Hello and welcome to Deep Tracks in Rock History: the place where we dive deep into the entire history of rock, from beginning to…well, hopefully there’s no end. I am your salacious host, Doug “He’s got the calves to pull off wearing a kilt” McCulloch.

I think that was my longest self-ascribed nickname yet…

I want to thank all of you for your patience as my release schedule is still not back on a weekly track. I think the reality of the situation is I won’t be able to get back onto a weekly release schedule for a while, so for now my goal is to just get episodes out when they’re done, rather than trying to get one out every Monday. I’m trying to quality over quantity. Although, when I go back and listen to old episodes, I hear places where the sound levels are a little wonky, or my vocal inflection is kind of weird—or especially all the frikkin sibiliance!—and I wonder if I’m even nailing the “quality” part…

Anyway, today’s ludicrous lyrics come from Danny Bladh in…somewhere in Utah. I can’t remember what city he lives in. Anyway, this is what Danny said:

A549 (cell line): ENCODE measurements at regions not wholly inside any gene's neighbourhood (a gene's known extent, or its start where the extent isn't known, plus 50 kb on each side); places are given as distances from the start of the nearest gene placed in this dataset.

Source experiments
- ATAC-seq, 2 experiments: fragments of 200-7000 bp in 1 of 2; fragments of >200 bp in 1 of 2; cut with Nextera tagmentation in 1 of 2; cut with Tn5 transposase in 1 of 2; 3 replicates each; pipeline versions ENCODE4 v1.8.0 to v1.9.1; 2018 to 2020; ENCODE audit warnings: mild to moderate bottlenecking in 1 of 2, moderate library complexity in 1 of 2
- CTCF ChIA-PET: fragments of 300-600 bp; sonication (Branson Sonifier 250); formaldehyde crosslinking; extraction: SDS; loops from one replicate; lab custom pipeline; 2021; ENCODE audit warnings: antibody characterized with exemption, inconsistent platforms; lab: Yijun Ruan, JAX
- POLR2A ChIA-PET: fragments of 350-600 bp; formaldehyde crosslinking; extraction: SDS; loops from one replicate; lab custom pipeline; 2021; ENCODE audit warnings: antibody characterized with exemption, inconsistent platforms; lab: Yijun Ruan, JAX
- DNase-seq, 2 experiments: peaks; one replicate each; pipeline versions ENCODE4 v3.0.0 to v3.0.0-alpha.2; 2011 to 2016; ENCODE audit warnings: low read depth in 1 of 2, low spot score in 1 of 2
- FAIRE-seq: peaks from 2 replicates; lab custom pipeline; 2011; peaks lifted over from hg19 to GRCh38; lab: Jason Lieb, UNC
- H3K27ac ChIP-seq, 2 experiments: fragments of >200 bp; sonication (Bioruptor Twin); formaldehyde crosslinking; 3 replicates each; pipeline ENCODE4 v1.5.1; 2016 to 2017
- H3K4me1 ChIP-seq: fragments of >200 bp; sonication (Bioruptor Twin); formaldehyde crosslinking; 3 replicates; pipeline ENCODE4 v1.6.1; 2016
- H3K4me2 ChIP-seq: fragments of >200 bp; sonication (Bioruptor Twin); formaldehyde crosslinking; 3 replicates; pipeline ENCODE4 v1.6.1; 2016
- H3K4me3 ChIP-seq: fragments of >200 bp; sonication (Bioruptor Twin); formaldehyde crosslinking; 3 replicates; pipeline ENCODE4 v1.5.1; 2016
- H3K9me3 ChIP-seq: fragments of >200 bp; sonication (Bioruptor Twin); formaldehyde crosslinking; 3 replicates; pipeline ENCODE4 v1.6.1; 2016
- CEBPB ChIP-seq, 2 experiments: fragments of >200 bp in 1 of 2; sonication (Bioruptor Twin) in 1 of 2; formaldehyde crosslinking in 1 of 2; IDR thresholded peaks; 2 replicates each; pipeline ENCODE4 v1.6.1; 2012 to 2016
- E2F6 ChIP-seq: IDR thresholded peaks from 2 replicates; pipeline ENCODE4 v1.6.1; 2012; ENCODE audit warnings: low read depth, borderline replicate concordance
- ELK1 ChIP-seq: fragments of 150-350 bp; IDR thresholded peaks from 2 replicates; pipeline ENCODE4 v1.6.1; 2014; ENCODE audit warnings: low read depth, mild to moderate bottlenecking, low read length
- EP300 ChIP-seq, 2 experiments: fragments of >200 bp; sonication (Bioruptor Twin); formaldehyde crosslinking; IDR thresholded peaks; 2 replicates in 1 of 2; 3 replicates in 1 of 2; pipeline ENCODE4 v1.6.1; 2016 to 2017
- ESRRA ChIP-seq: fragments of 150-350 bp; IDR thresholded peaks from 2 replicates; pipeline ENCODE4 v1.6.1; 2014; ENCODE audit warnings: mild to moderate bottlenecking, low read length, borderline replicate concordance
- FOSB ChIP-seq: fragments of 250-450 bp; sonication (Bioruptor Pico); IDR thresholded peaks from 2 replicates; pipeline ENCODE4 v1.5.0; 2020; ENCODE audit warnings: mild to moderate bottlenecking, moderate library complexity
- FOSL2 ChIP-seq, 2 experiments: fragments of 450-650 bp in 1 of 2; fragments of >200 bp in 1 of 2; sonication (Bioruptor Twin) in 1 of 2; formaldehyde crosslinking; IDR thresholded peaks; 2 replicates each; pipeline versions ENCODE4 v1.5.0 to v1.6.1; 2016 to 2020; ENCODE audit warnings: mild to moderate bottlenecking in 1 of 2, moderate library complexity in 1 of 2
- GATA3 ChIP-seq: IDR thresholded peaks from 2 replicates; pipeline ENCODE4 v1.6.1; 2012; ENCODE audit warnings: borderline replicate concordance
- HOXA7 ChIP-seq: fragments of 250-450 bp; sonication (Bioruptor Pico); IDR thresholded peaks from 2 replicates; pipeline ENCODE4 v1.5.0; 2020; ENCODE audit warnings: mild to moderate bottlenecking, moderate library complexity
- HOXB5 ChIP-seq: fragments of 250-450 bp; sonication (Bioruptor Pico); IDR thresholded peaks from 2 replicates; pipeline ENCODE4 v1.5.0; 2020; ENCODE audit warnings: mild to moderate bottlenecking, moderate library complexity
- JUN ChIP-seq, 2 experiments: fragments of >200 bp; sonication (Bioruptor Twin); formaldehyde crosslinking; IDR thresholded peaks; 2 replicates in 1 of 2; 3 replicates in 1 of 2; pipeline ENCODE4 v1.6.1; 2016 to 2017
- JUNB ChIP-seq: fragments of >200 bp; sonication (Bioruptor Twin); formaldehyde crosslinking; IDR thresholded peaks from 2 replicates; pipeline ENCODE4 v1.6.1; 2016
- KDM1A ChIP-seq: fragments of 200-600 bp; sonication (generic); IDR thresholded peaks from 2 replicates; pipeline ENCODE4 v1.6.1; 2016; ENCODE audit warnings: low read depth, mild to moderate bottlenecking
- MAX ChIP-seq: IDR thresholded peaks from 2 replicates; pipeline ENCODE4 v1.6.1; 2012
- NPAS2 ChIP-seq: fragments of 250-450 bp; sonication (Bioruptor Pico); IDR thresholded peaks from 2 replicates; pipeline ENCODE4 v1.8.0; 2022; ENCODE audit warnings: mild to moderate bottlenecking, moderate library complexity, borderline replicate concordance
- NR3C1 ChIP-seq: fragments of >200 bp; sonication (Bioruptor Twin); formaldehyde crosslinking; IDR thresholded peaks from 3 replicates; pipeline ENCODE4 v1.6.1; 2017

“I thought the first line to Radiohead’s ‘Paranoid Android’ was ‘This kid, he hopped a northbound train to get somewhere’ for years. The real line is ‘Please could you stop the noise, I’m trying to get some rest,’ so I was way off.”

In my response to Danny, I admitted that for years I had thought the opening line in “Karma Police” was “Arrest this man, he talks too much,” when in fact it’s really saying “Arrest this man, he talks in maths.” Although, to give myself some grace, I will point out that pluralizing the word “math” is one of the most ridiculous things British people have ever done. English people should English more betterer!

But okay, that’s enough culturally insensitive banter with my friends across the pond for today.